After 300 years of hunting, the wreck of the Spanish galleon San José has finally been discovered, according to Colombian President Juan Manuel Santos. The shipwreck—which could contain as much as $17 billion in gold, silver and jewels—might be the richest in the world, but it is also the subject of a decades-long legal battle.
As sunlight waned over the coast of Colombia on June 8, 1708, José Fernández de Santillán cursed the listless wind. The Spanish admiral knew the safe refuge of Cartagena was only 16 miles away, but the absence of any breeze had turned his sprint for safety into an interminable slog. With Santillán’s lookouts reporting that the pursuing British warships were closing in on his lumbering galleon, San José, the admiral had no choice but to order his men to prepare for battle.
In addition to the 600 men aboard San José, the vessel contained a cache of gold, silver and jewels so bounteous that its value exceeded Spain’s annual income. The riches promised a badly needed monetary infusion for Spain and its French allies who for seven years had been embroiled in war with a coalition of British, German, Austrian, Portuguese and Dutch forces following the anointing of French King Louis XIV’s grandson as Spanish monarch. Knowing that the safe transport of the treasure mined by slave labor in Spain’s South American colonies could alter the course of the War of the Spanish Succession, British Commodore Charles Wager chased down San José and its 17-vessel treasure fleet in spite of having only four ships himself.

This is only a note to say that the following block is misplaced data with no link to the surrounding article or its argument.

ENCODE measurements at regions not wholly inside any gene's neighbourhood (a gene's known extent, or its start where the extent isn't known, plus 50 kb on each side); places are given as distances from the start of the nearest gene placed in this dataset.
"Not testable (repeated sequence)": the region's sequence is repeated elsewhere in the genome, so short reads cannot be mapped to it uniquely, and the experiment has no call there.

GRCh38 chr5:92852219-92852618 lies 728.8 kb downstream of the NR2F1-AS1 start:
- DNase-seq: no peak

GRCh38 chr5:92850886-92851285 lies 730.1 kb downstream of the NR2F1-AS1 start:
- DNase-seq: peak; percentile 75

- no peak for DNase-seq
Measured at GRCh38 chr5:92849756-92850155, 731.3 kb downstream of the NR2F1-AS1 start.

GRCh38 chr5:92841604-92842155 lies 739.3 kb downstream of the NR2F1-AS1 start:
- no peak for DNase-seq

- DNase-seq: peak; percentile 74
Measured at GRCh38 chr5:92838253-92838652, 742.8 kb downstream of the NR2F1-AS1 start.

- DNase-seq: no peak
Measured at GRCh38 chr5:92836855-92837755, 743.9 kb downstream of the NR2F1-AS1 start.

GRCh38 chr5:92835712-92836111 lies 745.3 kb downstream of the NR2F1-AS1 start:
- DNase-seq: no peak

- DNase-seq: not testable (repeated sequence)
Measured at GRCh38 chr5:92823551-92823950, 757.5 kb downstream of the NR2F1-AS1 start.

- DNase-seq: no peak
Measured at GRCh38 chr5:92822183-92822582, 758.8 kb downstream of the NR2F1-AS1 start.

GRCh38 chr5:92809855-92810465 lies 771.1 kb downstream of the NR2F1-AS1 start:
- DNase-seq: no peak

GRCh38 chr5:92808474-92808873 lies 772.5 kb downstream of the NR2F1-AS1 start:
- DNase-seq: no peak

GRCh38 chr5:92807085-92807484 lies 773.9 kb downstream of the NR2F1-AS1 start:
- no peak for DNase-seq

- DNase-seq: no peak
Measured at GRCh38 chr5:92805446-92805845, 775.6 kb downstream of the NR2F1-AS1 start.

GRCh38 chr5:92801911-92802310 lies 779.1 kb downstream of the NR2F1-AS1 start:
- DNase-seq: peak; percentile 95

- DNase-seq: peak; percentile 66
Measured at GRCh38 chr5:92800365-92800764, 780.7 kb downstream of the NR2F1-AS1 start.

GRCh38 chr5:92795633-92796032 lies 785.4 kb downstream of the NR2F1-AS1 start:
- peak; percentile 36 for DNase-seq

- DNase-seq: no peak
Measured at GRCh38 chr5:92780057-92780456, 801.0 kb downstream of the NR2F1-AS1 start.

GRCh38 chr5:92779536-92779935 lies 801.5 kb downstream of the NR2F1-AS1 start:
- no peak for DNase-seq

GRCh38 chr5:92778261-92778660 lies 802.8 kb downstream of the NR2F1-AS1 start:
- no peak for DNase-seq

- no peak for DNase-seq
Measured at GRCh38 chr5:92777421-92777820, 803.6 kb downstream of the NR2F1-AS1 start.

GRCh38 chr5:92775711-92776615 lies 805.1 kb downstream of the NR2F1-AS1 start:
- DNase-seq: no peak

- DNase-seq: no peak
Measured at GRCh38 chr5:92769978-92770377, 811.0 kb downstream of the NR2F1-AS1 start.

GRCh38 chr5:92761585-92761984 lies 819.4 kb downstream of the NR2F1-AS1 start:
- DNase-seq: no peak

For more than three centuries, the riches resting on the floor of the Caribbean Sea have tantalized treasure hunters, and on Saturday, Colombian President Juan Manuel Santos announced that the wreck of San José had finally been found.
According to the Guardian newspaper, Spanish Culture Secretary José María Lasalle said his country was waiting to examine information from Colombia before deciding “what action to take in defense of what we consider to be our sunken wealth and in accordance with UNESCO agreements that our country signed up to years ago.”
Santos made no mention of competing claims in his news conference on Saturday, and, to protect the wreck from looting, he did not disclose its location. The Colombian president said that a museum will be built in Cartagena to house relics recovered from the wreck, but that process will likely take years.